Democrats who say they are trying to lift up the fortunes of the poor and middle class are doing exactly the opposite in their war on climate change, says Stephen Moore, a senior fellow at The Heritage Foundation.
"Their agenda is driven by the millionaire and billionaire Democratic donors who make the party possible. But the agenda also involves making energy, home heating, transportation and just about everything else less efficient and more expensive to the middle class and poor," he writes in The Washington Times
"The people who lose their jobs when the climate-change Stalinists prevail are the people at the bottom and the middle of the income ladder."
And it's not as if the poor and middle class are screaming for action on global warming, Moore says.
"Nearly every poll of voters over the last several years consistently finds Americans rank jobs, incomes, terrorism, the national debt, schools and other such daily concerns at the top of the list of policy priorities. Global warming almost always ranks last or very near the bottom, which is amazing, given the billions that have been spent on this propaganda campaign."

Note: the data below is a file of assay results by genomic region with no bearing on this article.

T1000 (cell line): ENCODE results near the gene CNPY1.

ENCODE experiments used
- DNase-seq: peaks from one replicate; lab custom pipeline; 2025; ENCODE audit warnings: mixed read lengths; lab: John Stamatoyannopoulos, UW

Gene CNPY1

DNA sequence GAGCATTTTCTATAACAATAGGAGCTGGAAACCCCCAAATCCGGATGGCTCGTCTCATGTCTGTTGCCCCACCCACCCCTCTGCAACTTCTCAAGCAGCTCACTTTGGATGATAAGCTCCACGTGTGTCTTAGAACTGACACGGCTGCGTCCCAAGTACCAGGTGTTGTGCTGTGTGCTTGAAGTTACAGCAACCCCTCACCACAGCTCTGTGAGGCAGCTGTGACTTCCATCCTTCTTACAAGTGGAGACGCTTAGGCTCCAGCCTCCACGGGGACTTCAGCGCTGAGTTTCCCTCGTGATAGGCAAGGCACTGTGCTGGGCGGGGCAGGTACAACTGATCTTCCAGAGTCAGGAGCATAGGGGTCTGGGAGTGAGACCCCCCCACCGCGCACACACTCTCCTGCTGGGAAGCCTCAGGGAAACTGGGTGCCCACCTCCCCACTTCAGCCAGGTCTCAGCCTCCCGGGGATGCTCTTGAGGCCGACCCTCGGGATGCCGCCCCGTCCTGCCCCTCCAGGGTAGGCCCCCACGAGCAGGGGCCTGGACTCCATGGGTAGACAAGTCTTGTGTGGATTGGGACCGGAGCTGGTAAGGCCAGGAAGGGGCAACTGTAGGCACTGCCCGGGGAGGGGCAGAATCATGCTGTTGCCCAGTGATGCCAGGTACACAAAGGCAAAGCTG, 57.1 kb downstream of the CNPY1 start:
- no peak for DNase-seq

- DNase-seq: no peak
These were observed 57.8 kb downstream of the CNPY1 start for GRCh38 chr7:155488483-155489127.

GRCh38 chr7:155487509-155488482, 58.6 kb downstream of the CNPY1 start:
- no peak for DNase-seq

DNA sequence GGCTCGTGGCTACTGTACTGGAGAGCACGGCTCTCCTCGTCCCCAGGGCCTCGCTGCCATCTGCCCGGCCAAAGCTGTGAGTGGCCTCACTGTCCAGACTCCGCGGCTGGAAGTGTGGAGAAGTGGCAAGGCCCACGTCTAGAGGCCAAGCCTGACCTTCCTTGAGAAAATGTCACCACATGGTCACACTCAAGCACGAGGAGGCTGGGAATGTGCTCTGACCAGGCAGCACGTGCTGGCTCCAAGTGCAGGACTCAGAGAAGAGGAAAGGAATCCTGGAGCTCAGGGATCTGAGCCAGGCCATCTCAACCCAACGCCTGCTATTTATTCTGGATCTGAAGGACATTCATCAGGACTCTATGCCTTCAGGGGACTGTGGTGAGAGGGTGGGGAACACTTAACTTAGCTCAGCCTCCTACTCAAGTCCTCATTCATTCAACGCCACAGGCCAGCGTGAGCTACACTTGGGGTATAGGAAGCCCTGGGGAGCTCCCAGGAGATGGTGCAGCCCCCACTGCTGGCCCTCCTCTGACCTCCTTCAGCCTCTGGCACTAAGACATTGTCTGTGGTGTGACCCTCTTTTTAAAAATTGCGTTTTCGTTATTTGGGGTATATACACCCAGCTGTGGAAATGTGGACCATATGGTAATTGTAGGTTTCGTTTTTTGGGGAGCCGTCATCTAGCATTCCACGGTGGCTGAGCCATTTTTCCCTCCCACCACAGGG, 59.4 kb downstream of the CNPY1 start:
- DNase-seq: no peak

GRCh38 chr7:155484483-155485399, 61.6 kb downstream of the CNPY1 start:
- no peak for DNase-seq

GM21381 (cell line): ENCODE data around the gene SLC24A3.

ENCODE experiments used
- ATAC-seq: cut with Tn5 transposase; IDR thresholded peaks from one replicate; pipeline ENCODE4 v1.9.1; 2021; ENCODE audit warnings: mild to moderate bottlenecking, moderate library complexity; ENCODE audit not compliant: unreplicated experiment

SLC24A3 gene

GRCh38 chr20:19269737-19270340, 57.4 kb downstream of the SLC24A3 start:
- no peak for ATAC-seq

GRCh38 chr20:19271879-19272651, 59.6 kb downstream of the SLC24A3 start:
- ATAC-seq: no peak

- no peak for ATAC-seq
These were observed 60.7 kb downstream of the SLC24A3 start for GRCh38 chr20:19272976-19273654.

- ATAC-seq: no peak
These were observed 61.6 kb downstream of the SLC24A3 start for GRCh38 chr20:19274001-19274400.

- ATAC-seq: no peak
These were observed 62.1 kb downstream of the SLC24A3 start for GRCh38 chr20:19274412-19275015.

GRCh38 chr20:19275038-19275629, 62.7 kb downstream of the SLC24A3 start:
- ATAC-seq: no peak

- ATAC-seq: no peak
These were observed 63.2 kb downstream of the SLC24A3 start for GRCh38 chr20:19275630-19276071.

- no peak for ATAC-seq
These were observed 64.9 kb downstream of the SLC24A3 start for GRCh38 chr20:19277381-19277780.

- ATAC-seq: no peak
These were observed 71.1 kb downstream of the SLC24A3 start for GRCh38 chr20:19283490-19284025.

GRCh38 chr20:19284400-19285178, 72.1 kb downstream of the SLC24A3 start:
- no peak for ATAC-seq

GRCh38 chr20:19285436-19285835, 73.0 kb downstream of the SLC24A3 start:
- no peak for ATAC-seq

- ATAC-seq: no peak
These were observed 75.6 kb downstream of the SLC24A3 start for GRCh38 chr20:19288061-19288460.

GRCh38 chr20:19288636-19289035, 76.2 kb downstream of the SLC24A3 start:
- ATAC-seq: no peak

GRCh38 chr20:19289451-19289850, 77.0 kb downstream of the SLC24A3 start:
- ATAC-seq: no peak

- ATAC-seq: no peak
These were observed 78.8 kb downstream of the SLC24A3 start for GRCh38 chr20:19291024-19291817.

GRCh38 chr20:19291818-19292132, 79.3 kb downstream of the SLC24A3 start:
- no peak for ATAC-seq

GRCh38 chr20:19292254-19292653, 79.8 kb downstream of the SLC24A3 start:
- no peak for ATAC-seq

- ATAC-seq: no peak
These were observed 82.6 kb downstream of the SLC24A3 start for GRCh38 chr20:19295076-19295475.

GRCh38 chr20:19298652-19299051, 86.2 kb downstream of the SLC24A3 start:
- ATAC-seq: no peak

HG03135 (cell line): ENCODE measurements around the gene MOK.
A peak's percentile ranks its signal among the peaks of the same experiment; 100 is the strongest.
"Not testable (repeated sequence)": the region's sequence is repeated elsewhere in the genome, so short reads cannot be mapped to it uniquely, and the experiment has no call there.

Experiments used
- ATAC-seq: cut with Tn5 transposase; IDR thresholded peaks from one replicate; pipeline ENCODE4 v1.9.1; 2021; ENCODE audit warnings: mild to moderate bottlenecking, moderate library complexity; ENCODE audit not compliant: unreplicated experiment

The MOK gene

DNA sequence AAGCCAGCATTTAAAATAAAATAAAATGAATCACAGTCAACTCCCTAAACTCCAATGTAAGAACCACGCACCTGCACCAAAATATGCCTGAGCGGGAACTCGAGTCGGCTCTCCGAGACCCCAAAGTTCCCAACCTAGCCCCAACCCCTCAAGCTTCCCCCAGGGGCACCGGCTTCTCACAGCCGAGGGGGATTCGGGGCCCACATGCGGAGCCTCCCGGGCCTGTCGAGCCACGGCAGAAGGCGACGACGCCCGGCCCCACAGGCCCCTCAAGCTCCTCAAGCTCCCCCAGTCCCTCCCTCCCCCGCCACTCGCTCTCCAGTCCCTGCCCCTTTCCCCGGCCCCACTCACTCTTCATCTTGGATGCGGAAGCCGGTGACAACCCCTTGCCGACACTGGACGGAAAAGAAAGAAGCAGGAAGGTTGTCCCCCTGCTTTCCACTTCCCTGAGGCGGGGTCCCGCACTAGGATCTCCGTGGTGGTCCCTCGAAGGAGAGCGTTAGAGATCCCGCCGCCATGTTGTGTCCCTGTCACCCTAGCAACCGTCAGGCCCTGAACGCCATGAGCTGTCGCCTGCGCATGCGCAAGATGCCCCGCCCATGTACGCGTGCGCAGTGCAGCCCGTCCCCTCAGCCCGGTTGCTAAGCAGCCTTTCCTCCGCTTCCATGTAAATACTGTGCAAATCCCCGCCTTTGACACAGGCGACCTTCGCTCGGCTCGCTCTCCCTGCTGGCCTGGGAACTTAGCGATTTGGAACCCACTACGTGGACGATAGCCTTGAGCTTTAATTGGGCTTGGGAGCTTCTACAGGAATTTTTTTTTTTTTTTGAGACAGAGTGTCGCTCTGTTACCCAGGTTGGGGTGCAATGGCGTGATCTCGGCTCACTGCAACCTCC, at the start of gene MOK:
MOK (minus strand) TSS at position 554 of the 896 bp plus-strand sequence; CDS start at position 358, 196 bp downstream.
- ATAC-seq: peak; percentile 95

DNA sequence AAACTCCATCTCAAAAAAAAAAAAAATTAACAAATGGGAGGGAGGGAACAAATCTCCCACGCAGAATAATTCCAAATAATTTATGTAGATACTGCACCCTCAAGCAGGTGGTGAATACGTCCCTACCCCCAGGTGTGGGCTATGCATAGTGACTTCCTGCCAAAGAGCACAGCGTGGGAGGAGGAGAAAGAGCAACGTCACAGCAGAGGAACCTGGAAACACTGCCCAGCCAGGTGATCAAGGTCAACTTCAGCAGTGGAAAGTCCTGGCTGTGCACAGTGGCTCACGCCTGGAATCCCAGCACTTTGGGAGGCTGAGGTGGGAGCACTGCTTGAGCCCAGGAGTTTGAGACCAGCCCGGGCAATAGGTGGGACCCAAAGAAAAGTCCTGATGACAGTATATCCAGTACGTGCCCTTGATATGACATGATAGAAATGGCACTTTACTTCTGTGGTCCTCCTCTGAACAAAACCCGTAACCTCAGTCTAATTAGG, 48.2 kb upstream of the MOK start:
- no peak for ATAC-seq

Meanwhile, Americans might be concerned with the growth of income inequality, but they aren't blaming it on the wealthy.
"You might expect more and more people to conclude that it's time to soak the rich," writes New York Times columnist Neil Irwin
"Here's a puzzle, though: over the last several decades, close to the opposite has happened. . . . Americans' desire to soak the rich has diminished even as the rich have more wealth available that could, theoretically, be soaked."
So how do you explain the conundrum?
Conservatives may answer, "Americans are seeking less redistribution because they have come to their senses," Irwin says.
"They realized the very high tax rates and generous social spending that prevailed in the middle decades of the 20th century came at a high economic cost, and that low taxes on the rich encouraged greater investment and entrepreneurship, spurring faster economic growth that ultimately made everybody better off."
Then there's the liberal view: "Americans have been hoodwinked by conservative politicians and media outlets, and have come to view redistribution as a dirty word because they don't recognize the ways it benefits them."
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